Lotensin (benazepril) is an angiotensin-converting enzyme (ACE) inhibitor developed by Novartis. The therapy’s marketing rights were sold to Validus Pharmaceuticals in 2012. A generic form of the treatment also is available from several companies. Lotensin is approved by the U.S. Food and Drug Administration (FDA) to treat high blood pressure (hypertension). Lotensin also may be used to reduce a strain on the kidneys in patients with Alport syndrome.
How Lotensin works
Alport syndrome is a serious inherited disease that causes progressive kidney problems. In the early stages of the disease, most patients have blood or protein in their urine. As the disease progresses, patients develop scarring in the kidneys, which can lead to kidney failure, also known as end-stage kidney disease.
ACE inhibitors like Lotensin work by inhibiting ACE, which normally converts a protein called angiotensin 1 into a different form, angiotensin 2. Angiotensin 2 increases blood pressure by constricting blood vessels and increasing blood volume by causing the kidneys to retain water and sodium and excrete potassium.
By blocking ACE, Lotensin decreases blood pressure and increases the excretion of sodium by the kidneys while reducing the amount of potassium excretion. These factors are thought to reduce the strain on kidneys in Alport syndrome patients, which may increase lifespan and delay the onset of kidney failure.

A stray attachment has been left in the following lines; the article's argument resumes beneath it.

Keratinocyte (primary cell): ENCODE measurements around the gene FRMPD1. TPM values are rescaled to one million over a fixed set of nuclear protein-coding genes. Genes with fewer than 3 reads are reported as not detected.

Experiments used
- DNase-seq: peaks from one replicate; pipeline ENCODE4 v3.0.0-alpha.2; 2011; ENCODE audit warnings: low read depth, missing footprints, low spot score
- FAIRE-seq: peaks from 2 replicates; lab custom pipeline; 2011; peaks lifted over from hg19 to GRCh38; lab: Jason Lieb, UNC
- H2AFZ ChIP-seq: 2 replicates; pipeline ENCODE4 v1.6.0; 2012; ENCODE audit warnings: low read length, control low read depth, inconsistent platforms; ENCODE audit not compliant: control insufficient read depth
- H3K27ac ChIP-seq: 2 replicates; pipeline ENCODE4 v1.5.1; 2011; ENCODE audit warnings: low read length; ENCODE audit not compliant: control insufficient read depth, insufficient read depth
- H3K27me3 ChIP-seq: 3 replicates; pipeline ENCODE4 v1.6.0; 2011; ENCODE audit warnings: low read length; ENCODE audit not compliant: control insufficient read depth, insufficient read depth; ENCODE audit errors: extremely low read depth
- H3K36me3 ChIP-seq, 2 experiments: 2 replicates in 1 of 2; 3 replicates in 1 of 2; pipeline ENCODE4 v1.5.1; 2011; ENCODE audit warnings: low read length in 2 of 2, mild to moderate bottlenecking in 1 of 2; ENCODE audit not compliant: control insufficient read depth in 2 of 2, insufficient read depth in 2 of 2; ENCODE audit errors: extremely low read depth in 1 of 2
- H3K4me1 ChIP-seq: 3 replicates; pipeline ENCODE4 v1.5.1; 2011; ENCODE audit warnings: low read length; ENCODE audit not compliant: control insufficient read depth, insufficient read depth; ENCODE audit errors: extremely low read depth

Lotensin in clinical trials
A Phase 2 clinical trial (NCT00309257), the results of which were published in the scientific journal Nephron, assessed the effects of Lotensin in combination with other treatments in nine Alport syndrome patients. Patients stopped taking their usual medications for a month-long washout period, followed by four-month add-on treatment with Lotensin, valsartan (an angiotensin 2 receptor blocker), diltiazem (a calcium channel blocker), and fluvastatin (a statin).
This was followed by a one-month washout period. At month four, protein levels in patients’ urine were assessed. After the final washout period, one patient declined to continue the trial, one patient reached kidney failure, and seven patients had normal blood levels of creatinine, a measure of how well the kidneys are filtering blood.
Seven patients continued treatment for 10 years from the study’s start, with kidney function being assessed monthly until either trial withdrawal or the onset of kidney failure. At the final visit, three patients had extremely low levels of protein in the urine, and one had normal levels.
Researchers concluded that the combination therapy may be promising in halting disease progression in patients who are not in kidney failure before the start of treatment.
Lotensin may cause side effects, including sweats, chills, dizziness, and confusion.
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